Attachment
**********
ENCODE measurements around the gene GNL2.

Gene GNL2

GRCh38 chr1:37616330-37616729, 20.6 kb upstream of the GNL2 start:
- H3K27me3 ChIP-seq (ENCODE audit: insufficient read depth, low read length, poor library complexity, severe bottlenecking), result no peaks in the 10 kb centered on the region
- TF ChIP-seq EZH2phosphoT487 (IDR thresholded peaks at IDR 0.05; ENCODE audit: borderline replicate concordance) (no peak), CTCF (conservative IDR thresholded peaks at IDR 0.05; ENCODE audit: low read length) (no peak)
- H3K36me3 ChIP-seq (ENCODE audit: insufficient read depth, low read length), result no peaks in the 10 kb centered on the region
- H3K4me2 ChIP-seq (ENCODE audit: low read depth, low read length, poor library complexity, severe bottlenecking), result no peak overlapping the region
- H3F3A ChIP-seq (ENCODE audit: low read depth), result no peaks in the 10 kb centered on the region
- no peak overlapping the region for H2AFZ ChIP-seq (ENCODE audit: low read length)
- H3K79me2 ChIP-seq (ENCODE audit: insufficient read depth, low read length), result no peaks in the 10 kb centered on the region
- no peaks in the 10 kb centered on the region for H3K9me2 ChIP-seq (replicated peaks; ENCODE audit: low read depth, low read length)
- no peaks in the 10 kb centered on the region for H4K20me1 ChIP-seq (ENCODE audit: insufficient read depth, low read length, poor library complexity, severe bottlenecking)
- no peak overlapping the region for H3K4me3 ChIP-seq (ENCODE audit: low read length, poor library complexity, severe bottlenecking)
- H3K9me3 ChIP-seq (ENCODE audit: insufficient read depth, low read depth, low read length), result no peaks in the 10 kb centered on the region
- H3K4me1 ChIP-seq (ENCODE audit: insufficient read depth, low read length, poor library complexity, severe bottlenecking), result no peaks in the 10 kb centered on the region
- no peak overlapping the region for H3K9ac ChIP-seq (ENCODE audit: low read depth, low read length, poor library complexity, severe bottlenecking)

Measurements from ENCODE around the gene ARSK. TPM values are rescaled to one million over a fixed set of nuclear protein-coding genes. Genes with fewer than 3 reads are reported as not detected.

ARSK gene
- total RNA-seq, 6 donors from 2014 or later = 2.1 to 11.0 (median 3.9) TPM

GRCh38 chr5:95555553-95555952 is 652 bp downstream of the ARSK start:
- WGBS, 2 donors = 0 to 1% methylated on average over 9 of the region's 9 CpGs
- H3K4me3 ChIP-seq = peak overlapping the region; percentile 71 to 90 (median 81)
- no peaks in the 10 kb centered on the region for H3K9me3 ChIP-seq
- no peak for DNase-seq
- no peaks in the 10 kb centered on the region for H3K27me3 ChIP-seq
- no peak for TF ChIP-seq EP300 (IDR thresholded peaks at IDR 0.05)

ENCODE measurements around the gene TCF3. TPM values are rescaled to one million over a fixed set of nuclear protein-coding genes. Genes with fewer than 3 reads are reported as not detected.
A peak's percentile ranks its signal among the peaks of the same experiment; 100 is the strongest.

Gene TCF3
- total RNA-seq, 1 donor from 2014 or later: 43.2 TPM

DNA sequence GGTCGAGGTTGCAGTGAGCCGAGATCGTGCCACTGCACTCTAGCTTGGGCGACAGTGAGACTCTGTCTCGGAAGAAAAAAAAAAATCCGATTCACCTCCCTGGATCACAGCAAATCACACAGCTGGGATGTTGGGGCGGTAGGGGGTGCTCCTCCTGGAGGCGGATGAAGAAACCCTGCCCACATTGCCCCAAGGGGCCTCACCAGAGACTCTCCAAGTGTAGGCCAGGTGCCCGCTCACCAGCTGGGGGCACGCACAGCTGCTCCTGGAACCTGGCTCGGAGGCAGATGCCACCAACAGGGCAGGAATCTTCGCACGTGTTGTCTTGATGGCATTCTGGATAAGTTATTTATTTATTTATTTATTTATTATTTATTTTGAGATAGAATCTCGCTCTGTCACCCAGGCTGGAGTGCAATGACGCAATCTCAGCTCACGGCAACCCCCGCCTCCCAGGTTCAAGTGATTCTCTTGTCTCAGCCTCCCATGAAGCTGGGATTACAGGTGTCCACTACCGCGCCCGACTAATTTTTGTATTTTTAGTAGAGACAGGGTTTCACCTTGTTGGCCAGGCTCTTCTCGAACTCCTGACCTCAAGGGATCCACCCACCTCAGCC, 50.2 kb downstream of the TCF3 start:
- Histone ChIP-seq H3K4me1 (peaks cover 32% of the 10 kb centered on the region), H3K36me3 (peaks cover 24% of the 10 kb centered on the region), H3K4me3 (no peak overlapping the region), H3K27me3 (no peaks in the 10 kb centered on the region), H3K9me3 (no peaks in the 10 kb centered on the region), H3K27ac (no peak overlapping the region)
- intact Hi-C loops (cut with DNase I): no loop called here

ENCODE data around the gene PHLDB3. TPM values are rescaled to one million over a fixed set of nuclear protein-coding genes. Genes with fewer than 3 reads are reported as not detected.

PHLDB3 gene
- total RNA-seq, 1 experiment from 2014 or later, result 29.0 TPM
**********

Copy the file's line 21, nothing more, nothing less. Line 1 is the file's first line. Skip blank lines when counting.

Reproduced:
- WGBS, 2 donors = 0 to 1% methylated on average over 9 of the region's 9 CpGs